Australian Olivier Clarke is one of the international students doing a Master’s programme in Environmental Science at the University of Copenhagen. "The Danes have a lot of knowledge of environmental pollution", says Olivier, who wants to "take this knowledge back to Australia and try to implement it there".

Olivier Clarke, Master programme in Environmental Chemistry and Health

Why did you choose this programme? 

I chose this programme because I have a very strong interest in the environment and because I have a background in biology from my education in Australia. So I thought it was a very nice way to combine those two aspects to come out with some more specialized knowledge. 

There is a lot of knowledge up here in Denmark and Scandinavia. I have taken the education so I can take some of this knowledge, and try and bring some of that back to Australia to improve the way things are done there. 

I think it is important to study Environmental Science because we are releasing a lot of chemicals into the environment. It’s very important to understand where the chemicals go and the effects they have so that we can deal with these and develop better chemicals, so we don’t keep magnifying the problems we are making.   

Are you satisfied with the programme so far? 

The Danes have a lot of knowledge of environmental pollution and the effect of chemicals in the environment. We learn about the problems with polluted soil and how to clean that soil up and be able to use it again. 

I definitely consider this an international programme because we have a lot of different groups who study things all over the world. Like for example for my Master’s programme I went to eastern Greenland and got samples from animals that have been killed by Inuit hunters. Now I’m analysing those for hormones and pesticides and organic pollutions.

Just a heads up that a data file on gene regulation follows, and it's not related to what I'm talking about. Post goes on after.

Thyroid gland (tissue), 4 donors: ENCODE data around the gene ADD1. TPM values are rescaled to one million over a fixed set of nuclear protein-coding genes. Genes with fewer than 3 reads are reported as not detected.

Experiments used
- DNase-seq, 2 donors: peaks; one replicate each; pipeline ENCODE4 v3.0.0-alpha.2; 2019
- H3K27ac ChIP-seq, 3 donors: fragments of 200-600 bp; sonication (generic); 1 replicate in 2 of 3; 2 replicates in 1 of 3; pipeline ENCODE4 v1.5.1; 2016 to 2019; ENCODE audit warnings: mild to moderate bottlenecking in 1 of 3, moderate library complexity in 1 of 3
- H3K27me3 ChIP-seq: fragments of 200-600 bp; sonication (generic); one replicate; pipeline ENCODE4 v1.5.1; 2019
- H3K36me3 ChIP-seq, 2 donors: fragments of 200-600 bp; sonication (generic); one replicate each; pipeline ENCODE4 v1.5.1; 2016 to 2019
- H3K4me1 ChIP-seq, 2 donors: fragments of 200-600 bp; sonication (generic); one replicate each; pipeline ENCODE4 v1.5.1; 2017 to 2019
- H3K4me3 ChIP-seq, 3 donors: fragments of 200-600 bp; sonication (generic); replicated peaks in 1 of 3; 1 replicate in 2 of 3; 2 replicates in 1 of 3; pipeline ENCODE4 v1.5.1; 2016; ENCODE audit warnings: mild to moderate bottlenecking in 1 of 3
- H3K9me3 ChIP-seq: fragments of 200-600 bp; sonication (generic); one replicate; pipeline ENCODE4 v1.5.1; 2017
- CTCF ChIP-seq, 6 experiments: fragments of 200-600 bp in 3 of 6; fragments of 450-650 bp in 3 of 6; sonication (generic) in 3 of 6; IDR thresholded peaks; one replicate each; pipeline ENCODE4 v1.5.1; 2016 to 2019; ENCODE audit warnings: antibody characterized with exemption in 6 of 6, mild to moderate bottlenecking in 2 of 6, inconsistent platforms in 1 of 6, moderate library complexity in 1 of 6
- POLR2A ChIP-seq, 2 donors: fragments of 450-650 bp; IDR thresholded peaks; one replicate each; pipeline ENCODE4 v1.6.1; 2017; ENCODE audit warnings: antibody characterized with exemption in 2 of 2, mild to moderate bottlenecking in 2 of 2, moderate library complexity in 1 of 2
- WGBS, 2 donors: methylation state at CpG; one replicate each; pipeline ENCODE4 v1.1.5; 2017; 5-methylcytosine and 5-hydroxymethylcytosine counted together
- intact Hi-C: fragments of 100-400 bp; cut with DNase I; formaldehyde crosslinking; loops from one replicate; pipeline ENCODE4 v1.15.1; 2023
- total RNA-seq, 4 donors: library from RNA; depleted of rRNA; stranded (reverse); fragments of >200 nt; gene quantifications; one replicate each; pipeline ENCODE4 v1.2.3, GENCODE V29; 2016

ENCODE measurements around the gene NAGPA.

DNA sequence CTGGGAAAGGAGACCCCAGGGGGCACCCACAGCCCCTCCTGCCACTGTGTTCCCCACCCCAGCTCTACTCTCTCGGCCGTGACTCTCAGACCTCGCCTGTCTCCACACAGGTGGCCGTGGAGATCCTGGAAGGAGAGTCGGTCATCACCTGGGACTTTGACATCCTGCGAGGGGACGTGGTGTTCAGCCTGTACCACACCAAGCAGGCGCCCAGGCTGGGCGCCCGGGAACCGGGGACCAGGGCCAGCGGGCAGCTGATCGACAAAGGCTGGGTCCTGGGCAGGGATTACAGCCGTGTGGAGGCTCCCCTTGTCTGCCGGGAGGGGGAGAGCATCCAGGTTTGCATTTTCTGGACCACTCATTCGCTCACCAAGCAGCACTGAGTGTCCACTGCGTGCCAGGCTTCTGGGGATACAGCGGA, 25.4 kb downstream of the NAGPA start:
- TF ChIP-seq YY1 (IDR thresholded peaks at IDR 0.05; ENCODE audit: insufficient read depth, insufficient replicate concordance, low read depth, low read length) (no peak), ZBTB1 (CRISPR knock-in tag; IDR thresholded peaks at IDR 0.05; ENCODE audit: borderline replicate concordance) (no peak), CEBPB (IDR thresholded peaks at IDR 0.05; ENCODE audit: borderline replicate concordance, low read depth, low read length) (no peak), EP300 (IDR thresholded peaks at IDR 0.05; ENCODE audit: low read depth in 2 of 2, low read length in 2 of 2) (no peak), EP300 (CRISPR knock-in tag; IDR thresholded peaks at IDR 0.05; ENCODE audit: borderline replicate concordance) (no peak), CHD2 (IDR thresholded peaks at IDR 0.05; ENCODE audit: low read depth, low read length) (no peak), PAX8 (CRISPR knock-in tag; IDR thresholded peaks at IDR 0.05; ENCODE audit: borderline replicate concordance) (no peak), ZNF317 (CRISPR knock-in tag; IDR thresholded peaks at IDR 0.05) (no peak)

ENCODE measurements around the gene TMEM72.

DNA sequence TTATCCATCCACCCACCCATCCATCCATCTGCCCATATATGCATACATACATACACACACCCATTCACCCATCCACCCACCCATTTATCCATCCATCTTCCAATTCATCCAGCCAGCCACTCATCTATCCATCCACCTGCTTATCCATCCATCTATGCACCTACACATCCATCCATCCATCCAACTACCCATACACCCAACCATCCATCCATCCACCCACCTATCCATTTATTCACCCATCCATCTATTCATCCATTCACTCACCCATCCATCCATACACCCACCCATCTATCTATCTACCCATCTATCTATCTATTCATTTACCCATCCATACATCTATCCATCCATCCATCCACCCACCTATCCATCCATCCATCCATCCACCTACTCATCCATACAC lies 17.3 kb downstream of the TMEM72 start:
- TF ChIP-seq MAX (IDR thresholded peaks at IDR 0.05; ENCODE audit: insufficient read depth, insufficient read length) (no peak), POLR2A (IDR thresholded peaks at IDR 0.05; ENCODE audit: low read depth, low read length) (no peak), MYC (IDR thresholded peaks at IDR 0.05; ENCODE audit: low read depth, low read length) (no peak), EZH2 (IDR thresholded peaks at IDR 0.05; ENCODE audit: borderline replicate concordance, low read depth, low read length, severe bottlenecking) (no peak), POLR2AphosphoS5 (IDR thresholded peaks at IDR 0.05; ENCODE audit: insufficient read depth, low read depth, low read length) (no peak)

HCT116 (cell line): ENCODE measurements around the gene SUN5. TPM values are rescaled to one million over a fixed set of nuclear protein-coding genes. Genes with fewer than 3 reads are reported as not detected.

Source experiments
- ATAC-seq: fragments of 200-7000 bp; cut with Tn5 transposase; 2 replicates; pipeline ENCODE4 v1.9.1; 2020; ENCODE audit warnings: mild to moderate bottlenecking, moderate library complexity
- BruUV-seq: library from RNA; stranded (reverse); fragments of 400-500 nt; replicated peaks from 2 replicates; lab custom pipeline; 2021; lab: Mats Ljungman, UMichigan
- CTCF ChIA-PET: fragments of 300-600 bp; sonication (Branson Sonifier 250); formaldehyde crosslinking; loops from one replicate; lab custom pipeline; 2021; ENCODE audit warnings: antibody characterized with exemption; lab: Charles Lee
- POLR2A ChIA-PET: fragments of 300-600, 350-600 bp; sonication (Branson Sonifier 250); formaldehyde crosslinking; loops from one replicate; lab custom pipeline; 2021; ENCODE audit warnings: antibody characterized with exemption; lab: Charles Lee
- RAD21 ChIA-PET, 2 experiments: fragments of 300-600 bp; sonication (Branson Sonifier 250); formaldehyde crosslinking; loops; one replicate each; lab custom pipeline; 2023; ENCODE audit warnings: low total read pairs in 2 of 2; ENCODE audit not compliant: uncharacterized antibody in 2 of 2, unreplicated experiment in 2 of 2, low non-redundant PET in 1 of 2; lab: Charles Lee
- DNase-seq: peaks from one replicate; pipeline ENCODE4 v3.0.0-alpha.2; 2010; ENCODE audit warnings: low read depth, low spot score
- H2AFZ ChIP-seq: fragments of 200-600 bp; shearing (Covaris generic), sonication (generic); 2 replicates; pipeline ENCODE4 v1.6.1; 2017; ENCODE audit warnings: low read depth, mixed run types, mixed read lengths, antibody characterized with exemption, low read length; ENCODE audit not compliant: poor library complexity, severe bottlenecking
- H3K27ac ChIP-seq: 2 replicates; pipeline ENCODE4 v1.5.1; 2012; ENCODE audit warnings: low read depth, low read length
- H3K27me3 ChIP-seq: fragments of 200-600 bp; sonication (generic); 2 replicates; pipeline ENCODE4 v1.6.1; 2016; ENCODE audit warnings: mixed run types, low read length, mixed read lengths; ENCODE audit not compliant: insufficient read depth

I think the excursions are a very important part of the education, because they really show how the things we learn in the classroom are actually applied and how it works in the real world. 

How’s your experience of studying in Denmark? 

Studying here has been a really great experience because I have been able to learn a lot about protecting the environment and also to put in into practise a little bit with the society and culture here. 

The University of Copenhagen is a good place to study because there’s a lot of resources available to students. The teaching style here is very intimate and relaxed which I think is really nice.

As a student it is very easy to approach your teachers. It’s quite an informal relationship - it makes it easier to ask questions and get feedback. In general there is a mutual respect between students and teachers. 

Do you like the city? 

Copenhagen is a really nice city. I think it has a really good size. It’s relatively quiet, compact and I really like the cycling culture here. To me that is a really big plus and you can ride almost anywhere within 15-20 minutes.  That is a big advantage. 

I like rock climbing. There is quite a lot of possibilities for indoor climbing in Copenhagen and I’m making trips to Sweden when I want to climb some real rock. I have also been doing some sea kiting here in the summertime and have been hanging out in the parks, biking, and socializing and things. Everybody here is biking, so if you are coming to Copenhagen my advice is to get a bike as soon as you can! It’s a great city and I really recommend it.